By, the Old Guy with the Ponytail
We all know that not mowing in a timely manner severely impacts visual turf quality but what else is going on with the overall health and durability of your turf when you don’t mow properly?
There are proper mowing techniques that have a direct impact on turf quality.
- Sharp blades are important. A dull mower blade not only causes poor visual lawn quality but also increases transpiration (moisture consumption and loss). It also increases the potential for leaf fungus.
- Proper timing is critical. Mowing should be scheduled so that no more than 1/3 the green leaf is removed at any one time. Removing more than 1/3 the green leaf interferes with the ability of the grass to produce carbohydrates which are the energy source of the grass. As a result, the lower a lawn is maintained; the more often it should be mowed so as not to remove more than 1/3.
- Height of cut is another critical factor in proper mowing. Height of cut affects many aspects of a quality lawn. Different species of grass have different mowing height tolerances. Perennial rye can be maintained as low as ½” when managed in accordance. Bluegrass is maintained at 1” on many athletic fields. Tall Fescue, on the other hand requires a minimum mowing height of 2”. A lawn in a shaded area should be maintained at a relatively higher mowing height than a sunnier lawn location. Restricted sunlight requires more leaf surface to produce the required energy for turf growth.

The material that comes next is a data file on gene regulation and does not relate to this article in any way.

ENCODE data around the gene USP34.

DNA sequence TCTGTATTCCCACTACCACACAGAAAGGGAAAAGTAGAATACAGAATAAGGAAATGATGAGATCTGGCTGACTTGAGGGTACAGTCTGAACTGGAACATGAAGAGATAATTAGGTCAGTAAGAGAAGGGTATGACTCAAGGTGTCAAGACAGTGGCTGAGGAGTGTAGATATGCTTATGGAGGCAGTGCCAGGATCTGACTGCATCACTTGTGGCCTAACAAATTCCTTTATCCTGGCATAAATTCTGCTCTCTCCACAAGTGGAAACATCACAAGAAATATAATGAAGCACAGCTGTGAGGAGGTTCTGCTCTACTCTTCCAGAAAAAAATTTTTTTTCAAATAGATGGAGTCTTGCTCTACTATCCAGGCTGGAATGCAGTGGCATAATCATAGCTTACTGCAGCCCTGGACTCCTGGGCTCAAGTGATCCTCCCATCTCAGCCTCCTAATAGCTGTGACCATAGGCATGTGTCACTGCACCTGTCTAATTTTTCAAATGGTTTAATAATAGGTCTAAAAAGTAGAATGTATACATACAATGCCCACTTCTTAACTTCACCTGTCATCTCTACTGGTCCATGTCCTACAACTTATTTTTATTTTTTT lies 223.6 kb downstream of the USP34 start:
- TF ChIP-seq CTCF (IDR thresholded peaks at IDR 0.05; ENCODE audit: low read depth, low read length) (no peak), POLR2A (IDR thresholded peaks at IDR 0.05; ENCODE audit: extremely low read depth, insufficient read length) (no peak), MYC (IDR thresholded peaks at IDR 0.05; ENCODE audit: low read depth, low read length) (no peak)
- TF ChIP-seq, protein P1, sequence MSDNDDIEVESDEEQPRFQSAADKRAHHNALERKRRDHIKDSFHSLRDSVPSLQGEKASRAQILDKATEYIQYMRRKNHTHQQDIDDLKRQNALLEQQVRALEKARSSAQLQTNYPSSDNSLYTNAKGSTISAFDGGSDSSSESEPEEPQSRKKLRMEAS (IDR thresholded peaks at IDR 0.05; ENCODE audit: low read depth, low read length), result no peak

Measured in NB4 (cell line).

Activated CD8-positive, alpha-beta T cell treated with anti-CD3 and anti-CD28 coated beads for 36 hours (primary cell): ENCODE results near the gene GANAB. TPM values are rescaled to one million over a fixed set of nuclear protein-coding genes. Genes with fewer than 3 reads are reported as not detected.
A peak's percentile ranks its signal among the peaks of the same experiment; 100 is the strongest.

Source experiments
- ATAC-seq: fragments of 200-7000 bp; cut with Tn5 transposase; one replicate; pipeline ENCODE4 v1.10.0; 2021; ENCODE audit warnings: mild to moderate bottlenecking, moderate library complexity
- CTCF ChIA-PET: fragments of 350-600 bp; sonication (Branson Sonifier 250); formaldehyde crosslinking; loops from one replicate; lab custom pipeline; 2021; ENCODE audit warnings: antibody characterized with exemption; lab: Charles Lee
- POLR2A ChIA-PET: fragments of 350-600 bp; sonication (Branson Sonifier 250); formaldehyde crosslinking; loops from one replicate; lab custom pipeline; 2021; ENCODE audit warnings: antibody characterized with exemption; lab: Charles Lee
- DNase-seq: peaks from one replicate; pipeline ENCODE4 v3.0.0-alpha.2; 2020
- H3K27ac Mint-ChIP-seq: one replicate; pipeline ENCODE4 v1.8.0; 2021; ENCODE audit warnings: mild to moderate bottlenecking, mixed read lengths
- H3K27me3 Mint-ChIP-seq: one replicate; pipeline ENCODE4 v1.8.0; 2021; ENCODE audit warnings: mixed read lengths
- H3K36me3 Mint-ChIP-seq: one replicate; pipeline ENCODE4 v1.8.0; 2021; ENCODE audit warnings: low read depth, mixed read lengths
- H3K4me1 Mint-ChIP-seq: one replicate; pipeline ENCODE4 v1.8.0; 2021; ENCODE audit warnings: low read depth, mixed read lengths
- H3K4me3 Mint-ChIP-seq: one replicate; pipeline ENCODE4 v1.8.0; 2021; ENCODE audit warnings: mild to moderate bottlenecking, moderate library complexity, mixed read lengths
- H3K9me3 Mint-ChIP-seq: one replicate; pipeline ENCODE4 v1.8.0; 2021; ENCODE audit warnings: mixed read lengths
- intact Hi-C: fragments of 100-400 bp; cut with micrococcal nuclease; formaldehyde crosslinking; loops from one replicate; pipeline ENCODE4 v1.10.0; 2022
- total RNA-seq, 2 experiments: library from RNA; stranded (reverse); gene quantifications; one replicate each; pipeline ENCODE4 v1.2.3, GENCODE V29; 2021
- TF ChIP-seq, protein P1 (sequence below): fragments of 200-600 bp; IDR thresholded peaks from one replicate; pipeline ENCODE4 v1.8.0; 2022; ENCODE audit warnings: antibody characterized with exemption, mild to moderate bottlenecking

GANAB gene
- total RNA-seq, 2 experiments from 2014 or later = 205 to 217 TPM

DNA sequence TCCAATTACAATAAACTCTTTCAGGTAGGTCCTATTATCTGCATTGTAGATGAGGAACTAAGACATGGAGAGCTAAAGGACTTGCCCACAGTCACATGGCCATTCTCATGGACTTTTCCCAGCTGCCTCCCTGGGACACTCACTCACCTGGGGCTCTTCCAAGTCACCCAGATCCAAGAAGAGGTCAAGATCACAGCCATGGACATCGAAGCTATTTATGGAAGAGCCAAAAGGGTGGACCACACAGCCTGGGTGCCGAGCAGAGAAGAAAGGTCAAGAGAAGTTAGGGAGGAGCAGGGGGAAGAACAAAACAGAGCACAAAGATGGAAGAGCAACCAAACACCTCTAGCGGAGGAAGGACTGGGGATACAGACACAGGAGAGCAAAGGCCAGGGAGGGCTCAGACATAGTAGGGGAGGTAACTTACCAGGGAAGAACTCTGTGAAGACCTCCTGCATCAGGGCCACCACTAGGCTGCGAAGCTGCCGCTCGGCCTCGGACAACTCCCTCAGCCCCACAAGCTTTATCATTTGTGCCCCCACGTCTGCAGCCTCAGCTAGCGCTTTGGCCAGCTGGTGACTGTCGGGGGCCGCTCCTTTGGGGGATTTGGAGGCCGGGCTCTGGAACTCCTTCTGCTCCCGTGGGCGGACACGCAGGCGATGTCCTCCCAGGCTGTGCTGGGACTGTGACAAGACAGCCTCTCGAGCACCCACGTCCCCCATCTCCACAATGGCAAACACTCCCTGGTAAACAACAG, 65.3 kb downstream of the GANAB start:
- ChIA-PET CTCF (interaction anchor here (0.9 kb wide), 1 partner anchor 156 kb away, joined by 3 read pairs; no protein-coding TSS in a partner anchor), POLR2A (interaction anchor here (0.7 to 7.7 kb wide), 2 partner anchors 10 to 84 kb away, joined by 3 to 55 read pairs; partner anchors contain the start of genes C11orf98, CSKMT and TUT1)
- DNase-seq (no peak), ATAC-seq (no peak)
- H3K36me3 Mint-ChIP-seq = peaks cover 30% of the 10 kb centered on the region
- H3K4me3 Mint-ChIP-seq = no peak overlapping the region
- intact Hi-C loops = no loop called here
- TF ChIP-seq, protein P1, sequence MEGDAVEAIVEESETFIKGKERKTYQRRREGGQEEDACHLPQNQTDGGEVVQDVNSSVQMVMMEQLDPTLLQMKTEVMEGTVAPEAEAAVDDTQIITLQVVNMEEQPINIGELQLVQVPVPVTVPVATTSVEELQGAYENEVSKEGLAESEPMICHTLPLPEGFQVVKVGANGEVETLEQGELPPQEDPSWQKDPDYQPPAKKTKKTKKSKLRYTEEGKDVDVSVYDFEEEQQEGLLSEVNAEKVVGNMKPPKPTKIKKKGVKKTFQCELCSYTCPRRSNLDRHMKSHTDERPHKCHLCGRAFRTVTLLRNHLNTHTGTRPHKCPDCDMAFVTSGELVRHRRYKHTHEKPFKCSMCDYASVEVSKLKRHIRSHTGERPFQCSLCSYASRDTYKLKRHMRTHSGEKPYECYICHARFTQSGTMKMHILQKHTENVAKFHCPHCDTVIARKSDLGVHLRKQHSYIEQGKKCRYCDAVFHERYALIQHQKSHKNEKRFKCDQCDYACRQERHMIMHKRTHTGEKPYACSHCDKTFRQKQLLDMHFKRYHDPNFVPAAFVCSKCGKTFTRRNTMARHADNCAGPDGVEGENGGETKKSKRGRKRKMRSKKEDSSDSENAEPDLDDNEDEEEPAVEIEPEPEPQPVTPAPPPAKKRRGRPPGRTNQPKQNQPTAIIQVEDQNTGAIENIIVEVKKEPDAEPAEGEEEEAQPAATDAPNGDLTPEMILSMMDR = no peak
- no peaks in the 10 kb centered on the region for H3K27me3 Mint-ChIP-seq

- In general, turf grass will maintain a depth of root system relative to the height of cut. A lawn that is maintained at a shorter height will maintain a shallower root system. Likewise, a turf grass maintained at a taller height will maintain a deeper root system. For this reason, it is beneficial for the draught tolerance to raise mowing height in the summer.
During times of optimum growth, mowing at a height that allows sunlight to reach the crown or base of the plant will provide the thickest turf. At less than optimum turf density low mowing height can have a number of negative consequences. It can increase crabgrass and broadleaf weed populations. It can increase soil evaporation and drying. This can increase draught stress. Low mowing height in the late fall minimizes carbohydrate production which influences health and vigor the following season. Low mowing height in the fall also decrease soil insulation. With cooling temperature trends, the lawn will go dormant earlier and cease to produce new root mass.
Lower mowing height in the spring, on the other hand, causes the soil to warm sooner and as such, stimulates growth.
As always, turf management is a juggling act where we constantly have to consider risk verse reward when determining a strategy. It’s really very simple though, as long as you do more right than wrong, your lawn will improve.
The Old Guy with the Ponytail (aka Jim) works at the Annandale Location. Feel free to stop by or give a call with any questions or if you’re looking for advice! All three locations have a full staff of knowledgeable employees looking forward to helping you.
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